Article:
November 20, 2018

Turkey Time

        We have a flock of wild turkeys in the neighborhood, “living dangerously” as D says of them this time of year, although in fact I doubt many people in our suburban town would have the slightest idea how to get from a flock of large, intimidating birds to a Thanksgiving feast.  But if they won’t be gracing our tables, the wild turkeys do provide a touch of seasonal decor to the landscape.  The truth is that turkey has never been one of my favorite foods, so I’m just as happy to see them at the end of the street as on my holiday table.  And of course I’m happy to see them as block prints, too.  Their feathers don’t have spectacular color, despite some rich iridescence, but they do have wonderful patterns, which means they make great block prints.
        We start with Thomas Bewick, whose fine engraved details show the patterns of the feathers wonderfully.  The second wood engraving looks the most like our neighborhood birds, quite skinny.  I don’t know how much meat they actually have on them, but they really look more like dinosaurs than fat, friendly cartoon turkeys.  The final piece, by Wiktorya Gorynska, may be domestic turkeys.  The white one in particular looks more like a dinner turkey.  These are presumably both males, with their tails up, wings out, and feathers puffed for maximum glory.  The one in the foreground is the closest to what generations of American children have drawn by tracing around their hands and coloring with brown and orange.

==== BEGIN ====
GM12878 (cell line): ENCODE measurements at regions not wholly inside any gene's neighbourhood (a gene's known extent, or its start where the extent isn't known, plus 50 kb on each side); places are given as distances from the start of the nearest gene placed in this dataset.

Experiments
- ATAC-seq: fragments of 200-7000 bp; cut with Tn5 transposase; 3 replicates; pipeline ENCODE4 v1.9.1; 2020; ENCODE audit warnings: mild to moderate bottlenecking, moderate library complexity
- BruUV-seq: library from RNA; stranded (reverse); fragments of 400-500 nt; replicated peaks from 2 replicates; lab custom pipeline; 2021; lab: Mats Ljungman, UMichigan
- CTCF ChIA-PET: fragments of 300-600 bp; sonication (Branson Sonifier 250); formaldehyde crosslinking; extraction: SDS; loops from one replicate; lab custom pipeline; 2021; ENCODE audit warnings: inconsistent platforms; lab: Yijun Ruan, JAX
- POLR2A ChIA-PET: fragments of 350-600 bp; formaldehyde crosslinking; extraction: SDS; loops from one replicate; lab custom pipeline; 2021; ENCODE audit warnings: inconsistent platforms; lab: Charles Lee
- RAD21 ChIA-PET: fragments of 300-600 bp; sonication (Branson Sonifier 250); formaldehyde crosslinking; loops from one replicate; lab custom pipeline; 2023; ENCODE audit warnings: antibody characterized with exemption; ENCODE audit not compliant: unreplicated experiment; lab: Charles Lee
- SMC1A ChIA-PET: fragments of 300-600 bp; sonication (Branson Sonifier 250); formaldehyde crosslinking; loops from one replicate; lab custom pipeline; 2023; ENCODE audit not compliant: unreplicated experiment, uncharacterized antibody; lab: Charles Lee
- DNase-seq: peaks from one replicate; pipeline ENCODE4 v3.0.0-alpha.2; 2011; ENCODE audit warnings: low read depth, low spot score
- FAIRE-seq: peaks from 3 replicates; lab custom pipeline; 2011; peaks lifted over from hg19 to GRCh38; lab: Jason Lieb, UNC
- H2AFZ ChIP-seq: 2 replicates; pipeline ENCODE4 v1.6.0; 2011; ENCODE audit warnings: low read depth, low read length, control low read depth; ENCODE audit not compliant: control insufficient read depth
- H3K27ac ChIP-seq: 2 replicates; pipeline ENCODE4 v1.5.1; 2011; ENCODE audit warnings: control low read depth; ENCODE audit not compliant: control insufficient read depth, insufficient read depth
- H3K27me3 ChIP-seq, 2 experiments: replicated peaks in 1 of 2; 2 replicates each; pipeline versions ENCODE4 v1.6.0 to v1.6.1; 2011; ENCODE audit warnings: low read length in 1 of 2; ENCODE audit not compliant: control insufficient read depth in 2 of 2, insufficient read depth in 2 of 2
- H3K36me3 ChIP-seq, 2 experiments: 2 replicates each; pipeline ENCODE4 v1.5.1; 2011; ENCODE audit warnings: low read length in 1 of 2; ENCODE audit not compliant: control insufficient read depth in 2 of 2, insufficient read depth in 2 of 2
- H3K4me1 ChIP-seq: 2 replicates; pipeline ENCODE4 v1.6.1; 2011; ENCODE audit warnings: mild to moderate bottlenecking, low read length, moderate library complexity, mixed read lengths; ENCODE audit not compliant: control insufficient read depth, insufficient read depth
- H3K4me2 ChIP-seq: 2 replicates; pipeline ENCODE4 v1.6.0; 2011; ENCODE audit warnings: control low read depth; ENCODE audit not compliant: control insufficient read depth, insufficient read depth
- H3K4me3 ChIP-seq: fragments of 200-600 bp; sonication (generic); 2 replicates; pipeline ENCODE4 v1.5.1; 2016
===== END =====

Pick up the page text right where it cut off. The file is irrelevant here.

There are a total of 7 turkeys in this post, which is a pretty paltry flock.  Our local turkeys are usually in groups of one to two dozen, scraggling over several properties at a time as they make their leisurely way up the street.  They are generally all females, or perhaps females and juveniles, and while they are certainly not much fussed by the presence of people or cars trying to get past, they are also not very aggressive or troublesome.  I’m grateful to have them around, adding a little interest to our local wildlife, and while I’m not a vegetarian and have no objection to eating one of their cousins on Thursday, I wish them all the best.  And Happy Thanksgiving to you, too!

[Pictures: Turkey, wood engraving by Thomas Bewick, presumably from A History of British Birds, 1797 (Image from Morris Library, SIUC);
The Turkey, wood engraving from The Illustrated Alphabet of Birds, 1851 (Image from Childrens Library);
Turkeys, wood block print by Wiktorya Gorynska, c 1929 (Image scanned from The New Woodcut, Malcolm C. Salaman, 1930).]

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